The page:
Cover Image
close this bookAIDS Epidemic Update: December 1998 (UNAIDS, 1998, 18 p.)
View the document(introduction...)
View the documentGlobal summary of the HIV/AIDS epidemic, December 1998
View the documentAnatomy of the epidemic
View the documentA health crisis and beyond
View the documentHIV - a threat to the world’s young people
View the documentWhat drives the epidemic?

A health crisis and beyond

Invisible no longer

For many years, AIDS was referred to as “the invisible epidemic”. HIV makes its silent way through a population for many years before infections develop into symptomatic AIDS and become a cause of recurring illness and, finally, death. The virus thus spread stealthily for years before AIDS deaths were registered in any significant numbers.

In industrialized countries AIDS activists succeeded in raising the profile of the epidemic early on. But in the developing world where most men and women with HIV live, it is only now, two decades after the virus first started spreading, that the repercussions of AIDS are stripping off its cloak of invisibility.

In countries with mature epidemics - Uganda in East Africa, Zambia and Zimbabwe in Southern Africa, for example - AIDS is leaving highly-visible damage in its wake. Some doctors report that three-quarters of beds on hospital paediatric wards are occupied by children ill from HIV. Millions of adults have died. Most have left behind orphaned children. Many have left surviving partners who are infected and in need of care. Their families struggle to find money to pay for their funerals, and their employers must now train other staff to replace them.

Wiping out the gains of development

Together, the epidemic’s visible and less-visible consequences constitute an urgent and massive threat to development.

Life expectancy crumbles

Life expectancy at birth is one of the key measures that policy-makers look at to assess human development. Because of the extra deaths from AIDS in children and young adults, this indicator is giving off alarm signals. According to a just-released report prepared by the United Nations Population Division in collaboration with UNAIDS and WHO, the epidemic will wipe out precious development gains by slashing life expectancy.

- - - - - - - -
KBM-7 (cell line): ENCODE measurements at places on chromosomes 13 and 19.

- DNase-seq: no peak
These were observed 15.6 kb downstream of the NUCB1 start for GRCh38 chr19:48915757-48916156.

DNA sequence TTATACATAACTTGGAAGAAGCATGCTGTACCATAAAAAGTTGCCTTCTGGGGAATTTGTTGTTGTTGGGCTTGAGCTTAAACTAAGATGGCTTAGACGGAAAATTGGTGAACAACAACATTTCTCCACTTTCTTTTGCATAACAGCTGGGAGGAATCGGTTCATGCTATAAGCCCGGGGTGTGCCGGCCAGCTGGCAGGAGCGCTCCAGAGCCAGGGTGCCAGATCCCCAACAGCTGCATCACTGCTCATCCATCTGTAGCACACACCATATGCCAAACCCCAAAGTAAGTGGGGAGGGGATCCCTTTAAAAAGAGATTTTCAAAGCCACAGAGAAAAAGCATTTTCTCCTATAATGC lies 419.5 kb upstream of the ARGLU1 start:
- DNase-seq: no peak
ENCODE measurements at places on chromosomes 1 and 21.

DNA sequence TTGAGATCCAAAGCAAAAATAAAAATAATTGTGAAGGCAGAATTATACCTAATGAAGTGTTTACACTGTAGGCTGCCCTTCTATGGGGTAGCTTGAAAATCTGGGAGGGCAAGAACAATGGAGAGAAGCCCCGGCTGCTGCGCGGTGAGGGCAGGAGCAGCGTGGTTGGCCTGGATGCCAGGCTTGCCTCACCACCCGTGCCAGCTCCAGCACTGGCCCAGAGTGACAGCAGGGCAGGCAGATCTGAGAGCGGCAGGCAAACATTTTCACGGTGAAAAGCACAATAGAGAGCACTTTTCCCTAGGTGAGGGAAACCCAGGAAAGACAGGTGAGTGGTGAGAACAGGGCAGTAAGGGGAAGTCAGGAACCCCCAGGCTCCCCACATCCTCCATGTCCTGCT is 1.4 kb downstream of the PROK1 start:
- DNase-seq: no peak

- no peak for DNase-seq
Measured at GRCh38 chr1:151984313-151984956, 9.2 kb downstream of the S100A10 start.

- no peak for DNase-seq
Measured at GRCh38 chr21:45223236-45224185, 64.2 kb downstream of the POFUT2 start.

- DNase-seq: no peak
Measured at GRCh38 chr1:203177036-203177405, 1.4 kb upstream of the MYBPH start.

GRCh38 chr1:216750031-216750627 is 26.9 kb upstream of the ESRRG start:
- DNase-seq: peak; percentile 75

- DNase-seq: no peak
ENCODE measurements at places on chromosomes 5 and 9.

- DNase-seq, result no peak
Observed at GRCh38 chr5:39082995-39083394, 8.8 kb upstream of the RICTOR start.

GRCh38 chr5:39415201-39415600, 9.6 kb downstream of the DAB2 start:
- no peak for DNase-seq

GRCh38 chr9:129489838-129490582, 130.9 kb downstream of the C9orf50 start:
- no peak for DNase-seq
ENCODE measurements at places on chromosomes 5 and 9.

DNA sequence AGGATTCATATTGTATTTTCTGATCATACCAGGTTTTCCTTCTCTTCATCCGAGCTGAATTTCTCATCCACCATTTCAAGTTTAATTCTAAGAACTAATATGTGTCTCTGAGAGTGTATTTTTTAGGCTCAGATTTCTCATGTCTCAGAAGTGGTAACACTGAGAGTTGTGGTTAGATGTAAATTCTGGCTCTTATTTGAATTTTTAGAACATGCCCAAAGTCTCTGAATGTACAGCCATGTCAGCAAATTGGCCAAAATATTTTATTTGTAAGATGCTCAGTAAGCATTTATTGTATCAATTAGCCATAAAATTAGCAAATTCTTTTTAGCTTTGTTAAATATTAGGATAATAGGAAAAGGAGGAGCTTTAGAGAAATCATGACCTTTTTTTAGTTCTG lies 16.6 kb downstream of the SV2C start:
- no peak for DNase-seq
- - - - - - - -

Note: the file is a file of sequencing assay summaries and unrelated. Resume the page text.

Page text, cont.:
The impact on life expectancy is proportional to the severity of the local epidemic. In Botswana, for example, where more than 25% of adults are infected, children born early next decade can expect to live just past their 40th birthday. Had AIDS not been in the picture, they could have expected to live to the age of 70. Not surprisingly, between 1996 and 1997 Botswana dropped 26 places down the Human Development Index, a ranking of countries that takes into account wealth, literacy and life expectancy.

Taking the nine countries with an adult HIV prevalence of 10% or more (Botswana, Kenya, Malawi, Mozambique, Namibia, Rwanda, South Africa, Zambia and Zimbabwe), calculations show that AIDS will on average cost them 17 years of life expectancy. Instead of rising and reaching 64 years by 2010-2015, a gain which would be expected in the absence of AIDS, life expectancy will regress on average to 47 years.

Deteriorating child survival

The dismal decline in life expectancy is due not only to deaths of adults - most of them young or in early middle age - but also to child deaths. HIV is contributing substantially to rising child mortality rates in many areas of sub-Saharan Africa, reversing years of hard-won gains in child survival.

By 2005-2010, for example, 61 of every 1000 infants born in South Africa are expected to die before the age of one year. In the absence of AIDS, infant mortality would have been as low as 38 per 1000. With AIDS in the picture, the infant mortality rate in Namibia is projected to be 72 per 1000; without the epidemic the country could have expected a far lower rate of 45 per 1000.